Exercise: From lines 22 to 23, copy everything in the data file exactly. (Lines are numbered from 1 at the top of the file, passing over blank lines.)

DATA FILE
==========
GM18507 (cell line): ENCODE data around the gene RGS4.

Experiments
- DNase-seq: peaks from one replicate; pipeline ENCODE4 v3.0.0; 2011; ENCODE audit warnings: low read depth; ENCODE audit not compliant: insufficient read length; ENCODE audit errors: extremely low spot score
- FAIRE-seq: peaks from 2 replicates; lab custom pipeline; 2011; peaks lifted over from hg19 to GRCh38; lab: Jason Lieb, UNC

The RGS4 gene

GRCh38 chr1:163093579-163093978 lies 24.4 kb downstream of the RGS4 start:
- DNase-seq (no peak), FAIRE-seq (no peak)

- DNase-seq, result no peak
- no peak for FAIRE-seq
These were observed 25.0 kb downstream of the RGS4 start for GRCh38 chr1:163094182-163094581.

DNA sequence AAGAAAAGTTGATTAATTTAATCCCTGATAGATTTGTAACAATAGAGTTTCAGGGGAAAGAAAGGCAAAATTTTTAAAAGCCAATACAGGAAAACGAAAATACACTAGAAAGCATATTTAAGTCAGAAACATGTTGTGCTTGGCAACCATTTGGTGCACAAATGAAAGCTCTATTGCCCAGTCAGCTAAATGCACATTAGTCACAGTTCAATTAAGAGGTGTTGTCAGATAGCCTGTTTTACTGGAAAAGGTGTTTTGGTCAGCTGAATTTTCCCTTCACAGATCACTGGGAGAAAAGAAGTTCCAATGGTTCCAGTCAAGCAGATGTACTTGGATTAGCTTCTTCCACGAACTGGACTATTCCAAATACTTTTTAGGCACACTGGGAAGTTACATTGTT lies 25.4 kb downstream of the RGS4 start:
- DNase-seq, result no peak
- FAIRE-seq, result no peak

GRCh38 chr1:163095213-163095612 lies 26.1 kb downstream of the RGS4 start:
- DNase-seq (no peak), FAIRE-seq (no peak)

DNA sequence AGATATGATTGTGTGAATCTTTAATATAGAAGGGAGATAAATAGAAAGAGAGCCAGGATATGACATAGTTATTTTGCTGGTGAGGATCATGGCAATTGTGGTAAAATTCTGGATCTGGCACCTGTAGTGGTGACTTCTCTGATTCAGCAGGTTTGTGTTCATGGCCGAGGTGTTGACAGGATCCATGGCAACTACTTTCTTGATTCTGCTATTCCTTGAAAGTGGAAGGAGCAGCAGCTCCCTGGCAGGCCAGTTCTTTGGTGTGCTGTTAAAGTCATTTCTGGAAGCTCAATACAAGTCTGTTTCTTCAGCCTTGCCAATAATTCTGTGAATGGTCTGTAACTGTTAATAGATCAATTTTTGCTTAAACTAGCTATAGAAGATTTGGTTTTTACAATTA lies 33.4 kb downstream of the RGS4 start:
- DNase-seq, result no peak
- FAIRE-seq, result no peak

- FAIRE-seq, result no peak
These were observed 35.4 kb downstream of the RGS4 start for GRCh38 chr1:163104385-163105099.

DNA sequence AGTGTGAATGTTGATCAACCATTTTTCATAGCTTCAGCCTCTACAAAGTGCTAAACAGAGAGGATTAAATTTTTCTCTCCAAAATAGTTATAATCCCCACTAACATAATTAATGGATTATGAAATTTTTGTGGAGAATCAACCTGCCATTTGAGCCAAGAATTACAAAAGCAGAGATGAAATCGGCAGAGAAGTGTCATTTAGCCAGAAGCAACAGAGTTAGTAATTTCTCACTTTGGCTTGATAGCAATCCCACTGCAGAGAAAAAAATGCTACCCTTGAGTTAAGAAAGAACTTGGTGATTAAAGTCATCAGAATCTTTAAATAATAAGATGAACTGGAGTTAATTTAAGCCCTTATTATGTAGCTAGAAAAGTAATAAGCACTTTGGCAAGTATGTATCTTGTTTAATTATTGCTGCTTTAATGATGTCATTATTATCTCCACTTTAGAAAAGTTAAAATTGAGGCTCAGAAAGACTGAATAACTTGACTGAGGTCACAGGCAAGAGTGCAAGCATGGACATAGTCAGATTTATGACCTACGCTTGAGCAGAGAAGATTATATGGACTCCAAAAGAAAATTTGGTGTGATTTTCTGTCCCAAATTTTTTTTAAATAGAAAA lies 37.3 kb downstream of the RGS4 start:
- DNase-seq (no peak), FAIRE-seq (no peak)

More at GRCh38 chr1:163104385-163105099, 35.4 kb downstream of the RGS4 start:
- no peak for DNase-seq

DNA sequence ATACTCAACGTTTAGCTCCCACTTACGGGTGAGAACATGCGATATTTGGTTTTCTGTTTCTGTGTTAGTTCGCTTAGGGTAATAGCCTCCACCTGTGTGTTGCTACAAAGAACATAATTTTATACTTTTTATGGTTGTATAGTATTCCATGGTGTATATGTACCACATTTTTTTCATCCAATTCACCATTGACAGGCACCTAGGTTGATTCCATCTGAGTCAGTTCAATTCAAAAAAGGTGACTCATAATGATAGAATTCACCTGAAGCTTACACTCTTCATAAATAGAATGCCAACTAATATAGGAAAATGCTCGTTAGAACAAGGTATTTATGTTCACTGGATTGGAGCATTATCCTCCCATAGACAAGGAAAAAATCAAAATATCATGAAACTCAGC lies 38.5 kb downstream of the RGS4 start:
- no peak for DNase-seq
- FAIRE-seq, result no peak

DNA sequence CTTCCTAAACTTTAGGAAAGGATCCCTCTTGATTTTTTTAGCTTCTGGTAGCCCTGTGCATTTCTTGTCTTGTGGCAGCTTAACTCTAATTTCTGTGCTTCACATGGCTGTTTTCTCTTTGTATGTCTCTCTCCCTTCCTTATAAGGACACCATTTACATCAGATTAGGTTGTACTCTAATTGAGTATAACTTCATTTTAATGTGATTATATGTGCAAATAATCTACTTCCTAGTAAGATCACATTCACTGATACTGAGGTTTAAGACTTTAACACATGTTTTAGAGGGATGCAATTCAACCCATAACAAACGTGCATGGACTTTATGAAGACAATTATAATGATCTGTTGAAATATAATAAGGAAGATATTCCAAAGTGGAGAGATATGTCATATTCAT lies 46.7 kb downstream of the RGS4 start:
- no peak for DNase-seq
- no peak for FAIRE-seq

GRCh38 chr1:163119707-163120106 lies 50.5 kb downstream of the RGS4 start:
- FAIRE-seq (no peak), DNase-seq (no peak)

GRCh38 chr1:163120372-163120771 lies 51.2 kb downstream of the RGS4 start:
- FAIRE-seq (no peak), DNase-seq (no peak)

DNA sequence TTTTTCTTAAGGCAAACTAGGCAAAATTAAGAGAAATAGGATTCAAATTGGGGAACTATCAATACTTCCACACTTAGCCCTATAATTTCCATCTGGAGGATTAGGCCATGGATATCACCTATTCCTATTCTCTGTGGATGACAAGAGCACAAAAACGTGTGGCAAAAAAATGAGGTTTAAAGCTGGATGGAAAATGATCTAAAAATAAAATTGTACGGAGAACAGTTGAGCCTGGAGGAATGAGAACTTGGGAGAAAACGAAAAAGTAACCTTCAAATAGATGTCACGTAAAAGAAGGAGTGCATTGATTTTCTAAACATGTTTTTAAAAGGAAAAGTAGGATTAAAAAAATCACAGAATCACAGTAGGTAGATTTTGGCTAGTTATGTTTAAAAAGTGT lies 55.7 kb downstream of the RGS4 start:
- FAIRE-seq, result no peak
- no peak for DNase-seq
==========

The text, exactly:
- DNase-seq (no peak), FAIRE-seq (no peak)

More at GRCh38 chr1:163104385-163105099, 35.4 kb downstream of the RGS4 start: